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Real Business Cycle Models Of The Great Depression: A Critical Survey

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  • Luca Pensieroso

Abstract

Recent years have witnessed a revival of interest in the Great Depression of the 1930s. Among the differing new interpretations, the real business cycle (RBC) approach is particularly significant. It represents an outstanding methodological innovation in trying to cast the Great Depression within an 'equilibrium' framework. This paper critically reviews the RBC interpretation of the Great Depression, clarifying its theoretical and methodological foundations, and paving the way for future assessments of its validity. Copyright 2007 The Author Journal compilation � 2007 Blackwell Publishing Ltd.

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Bibliographic Info

Article provided by Wiley Blackwell in its journal Journal of Economic Surveys.

Volume (Year): 21 (2007)
Issue (Month): 1 (02)
Pages: 110-142

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Handle: RePEc:bla:jecsur:v:21:y:2007:i:1:p:110-142

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References

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  1. Harold L. Cole & Lee E. Ohanian, 2001. "Re-Examining the Contributions of Money and Banking Shocks to the U.S. Great Depression," NBER Chapters, in: NBER Macroeconomics Annual 2000, Volume 15, pages 183-260 National Bureau of Economic Research, Inc.
  2. Fabrizio Perri & Vincenzo Quadrini, 2002. "Data Appendix to The Great Depression in Italy: Trade Restrictions and Real Wage Rigidities," Technical Appendices perri02, Review of Economic Dynamics.
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Citations

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Cited by:
  1. �zer Karagedikli & Troy Matheson & Christie Smith & Shaun P. Vahey, 2010. "RBCs AND DSGEs: THE COMPUTATIONAL APPROACH TO BUSINESS CYCLE THEORY AND EVIDENCE," Journal of Economic Surveys, Wiley Blackwell, vol. 24(1), pages 113-136, 02.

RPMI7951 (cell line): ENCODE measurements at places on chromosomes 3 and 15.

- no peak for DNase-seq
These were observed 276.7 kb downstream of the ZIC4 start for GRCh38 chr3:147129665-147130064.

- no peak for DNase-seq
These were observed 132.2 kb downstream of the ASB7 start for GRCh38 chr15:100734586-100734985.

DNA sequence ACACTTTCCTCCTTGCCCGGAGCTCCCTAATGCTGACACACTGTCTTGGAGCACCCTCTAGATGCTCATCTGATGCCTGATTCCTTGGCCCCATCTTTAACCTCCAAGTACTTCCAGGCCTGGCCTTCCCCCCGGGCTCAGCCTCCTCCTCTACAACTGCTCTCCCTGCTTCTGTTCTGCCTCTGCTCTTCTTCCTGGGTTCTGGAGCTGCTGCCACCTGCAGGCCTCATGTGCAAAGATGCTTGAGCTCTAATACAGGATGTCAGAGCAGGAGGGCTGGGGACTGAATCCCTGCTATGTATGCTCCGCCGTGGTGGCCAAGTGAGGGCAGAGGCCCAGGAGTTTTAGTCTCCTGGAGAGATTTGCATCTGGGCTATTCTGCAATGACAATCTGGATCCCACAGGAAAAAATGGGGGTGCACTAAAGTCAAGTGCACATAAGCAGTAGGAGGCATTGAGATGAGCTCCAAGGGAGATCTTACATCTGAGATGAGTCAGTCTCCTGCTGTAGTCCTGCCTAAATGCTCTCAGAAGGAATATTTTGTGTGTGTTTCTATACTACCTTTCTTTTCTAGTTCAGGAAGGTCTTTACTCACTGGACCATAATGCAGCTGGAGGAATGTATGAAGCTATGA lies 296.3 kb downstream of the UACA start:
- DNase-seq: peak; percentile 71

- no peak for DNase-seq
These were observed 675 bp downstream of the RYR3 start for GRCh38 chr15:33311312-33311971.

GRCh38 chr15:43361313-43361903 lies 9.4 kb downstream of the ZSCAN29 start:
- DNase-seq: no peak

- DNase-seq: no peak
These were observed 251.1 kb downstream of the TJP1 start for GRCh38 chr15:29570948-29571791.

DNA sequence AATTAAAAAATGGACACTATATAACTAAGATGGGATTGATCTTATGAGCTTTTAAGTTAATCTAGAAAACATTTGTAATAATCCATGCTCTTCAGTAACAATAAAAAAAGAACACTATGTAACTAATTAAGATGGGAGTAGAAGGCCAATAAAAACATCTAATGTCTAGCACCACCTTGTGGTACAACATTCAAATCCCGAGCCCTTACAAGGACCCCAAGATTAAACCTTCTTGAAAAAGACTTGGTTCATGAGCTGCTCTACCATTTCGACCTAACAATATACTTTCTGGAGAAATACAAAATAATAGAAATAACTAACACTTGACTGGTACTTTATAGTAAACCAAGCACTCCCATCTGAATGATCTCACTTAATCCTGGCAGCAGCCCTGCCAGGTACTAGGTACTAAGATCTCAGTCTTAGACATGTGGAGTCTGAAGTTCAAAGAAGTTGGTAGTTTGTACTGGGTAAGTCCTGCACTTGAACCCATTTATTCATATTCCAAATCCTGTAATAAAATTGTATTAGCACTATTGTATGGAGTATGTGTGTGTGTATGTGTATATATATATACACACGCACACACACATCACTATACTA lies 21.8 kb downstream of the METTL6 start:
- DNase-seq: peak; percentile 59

2. Luca PENSIEROSO, 2010. "The Great Depression in Belgium: an Open-Economy Analysis," Discussion Papers (IRES - Institut de Recherches Economiques et Sociales) 2010023, Université catholique de Louvain, Institut de Recherches Economiques et Sociales (IRES).
  3. Luca Pensieroso, 2011. "The Great Depression in Belgium from a Neoclassical Perspective," Review of Economic Dynamics, Elsevier for the Society for Economic Dynamics, vol. 14(2), pages 389-402, Arpil.
  4. Heinz-Peter Spahn, 2009. "The New Keynesian Microfoundations of Macroeconomics," Diskussionspapiere aus dem Institut für Volkswirtschaftslehre der Universität Hohenheim 317/2009, Department of Economics, University of Hohenheim, Germany.
  5. Nicholas Crafts & Peter Fearon, 2010. "Lessons from the 1930s Great Depression," Oxford Review of Economic Policy, Oxford University Press, vol. 26(3), pages 285-317, Autumn.
  6. De Vroey Michel R & Pensieroso Luca, 2006. "Real Business Cycle Theory and the Great Depression: The Abandonment of the Abstentionist Viewpoint," The B.E. Journal of Macroeconomics, De Gruyter, vol. 6(1), pages 1-26, November.
  7. Brian Snowdon, 2007. "The New Classical Counter-Revolution: False Path or Illuminating Complement?," Eastern Economic Journal, Eastern Economic Association, vol. 33(4), pages 541-562, Fall.
  8. Timothy J. Kehoe & Edward C. Prescott, 2008. "Using the general equilibrium growth model to study great depressions: a reply to Temin," Staff Report 418, Federal Reserve Bank of Minneapolis.

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